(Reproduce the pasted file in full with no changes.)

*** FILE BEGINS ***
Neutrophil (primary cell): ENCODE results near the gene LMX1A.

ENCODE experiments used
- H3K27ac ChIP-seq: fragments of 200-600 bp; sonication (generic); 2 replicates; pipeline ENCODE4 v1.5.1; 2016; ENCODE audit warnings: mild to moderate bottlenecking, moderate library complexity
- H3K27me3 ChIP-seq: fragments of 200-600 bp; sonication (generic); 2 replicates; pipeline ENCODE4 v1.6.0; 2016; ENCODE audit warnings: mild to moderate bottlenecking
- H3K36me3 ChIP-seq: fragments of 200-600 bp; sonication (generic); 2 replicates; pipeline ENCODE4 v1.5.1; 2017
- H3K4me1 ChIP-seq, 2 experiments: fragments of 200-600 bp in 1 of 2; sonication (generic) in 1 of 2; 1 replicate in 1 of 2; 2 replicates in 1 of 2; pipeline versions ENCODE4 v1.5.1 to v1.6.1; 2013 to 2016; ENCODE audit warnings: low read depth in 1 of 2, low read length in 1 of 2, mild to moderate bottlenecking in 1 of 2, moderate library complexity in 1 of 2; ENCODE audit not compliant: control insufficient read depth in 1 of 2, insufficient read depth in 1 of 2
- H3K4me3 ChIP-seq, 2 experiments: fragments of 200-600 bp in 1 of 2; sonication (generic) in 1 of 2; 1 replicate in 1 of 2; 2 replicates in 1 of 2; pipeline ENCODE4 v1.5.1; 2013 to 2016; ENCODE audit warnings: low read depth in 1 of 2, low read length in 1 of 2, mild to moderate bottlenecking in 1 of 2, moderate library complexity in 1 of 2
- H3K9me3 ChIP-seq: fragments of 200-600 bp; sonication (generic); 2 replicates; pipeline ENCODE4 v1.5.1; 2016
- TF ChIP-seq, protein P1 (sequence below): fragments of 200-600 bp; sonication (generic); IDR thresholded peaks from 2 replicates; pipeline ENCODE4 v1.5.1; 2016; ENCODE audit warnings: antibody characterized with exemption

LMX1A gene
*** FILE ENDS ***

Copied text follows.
Neutrophil (primary cell): ENCODE results near the gene LMX1A.

ENCODE experiments used
- H3K27ac ChIP-seq: fragments of 200-600 bp; sonication (generic); 2 replicates; pipeline ENCODE4 v1.5.1; 2016; ENCODE audit warnings: mild to moderate bottlenecking, moderate library complexity
- H3K27me3 ChIP-seq: fragments of 200-600 bp; sonication (generic); 2 replicates; pipeline ENCODE4 v1.6.0; 2016; ENCODE audit warnings: mild to moderate bottlenecking
- H3K36me3 ChIP-seq: fragments of 200-600 bp; sonication (generic); 2 replicates; pipeline ENCODE4 v1.5.1; 2017
- H3K4me1 ChIP-seq, 2 experiments: fragments of 200-600 bp in 1 of 2; sonication (generic) in 1 of 2; 1 replicate in 1 of 2; 2 replicates in 1 of 2; pipeline versions ENCODE4 v1.5.1 to v1.6.1; 2013 to 2016; ENCODE audit warnings: low read depth in 1 of 2, low read length in 1 of 2, mild to moderate bottlenecking in 1 of 2, moderate library complexity in 1 of 2; ENCODE audit not compliant: control insufficient read depth in 1 of 2, insufficient read depth in 1 of 2
- H3K4me3 ChIP-seq, 2 experiments: fragments of 200-600 bp in 1 of 2; sonication (generic) in 1 of 2; 1 replicate in 1 of 2; 2 replicates in 1 of 2; pipeline ENCODE4 v1.5.1; 2013 to 2016; ENCODE audit warnings: low read depth in 1 of 2, low read length in 1 of 2, mild to moderate bottlenecking in 1 of 2, moderate library complexity in 1 of 2
- H3K9me3 ChIP-seq: fragments of 200-600 bp; sonication (generic); 2 replicates; pipeline ENCODE4 v1.5.1; 2016
- TF ChIP-seq, protein P1 (sequence below): fragments of 200-600 bp; sonication (generic); IDR thresholded peaks from 2 replicates; pipeline ENCODE4 v1.5.1; 2016; ENCODE audit warnings: antibody characterized with exemption

LMX1A gene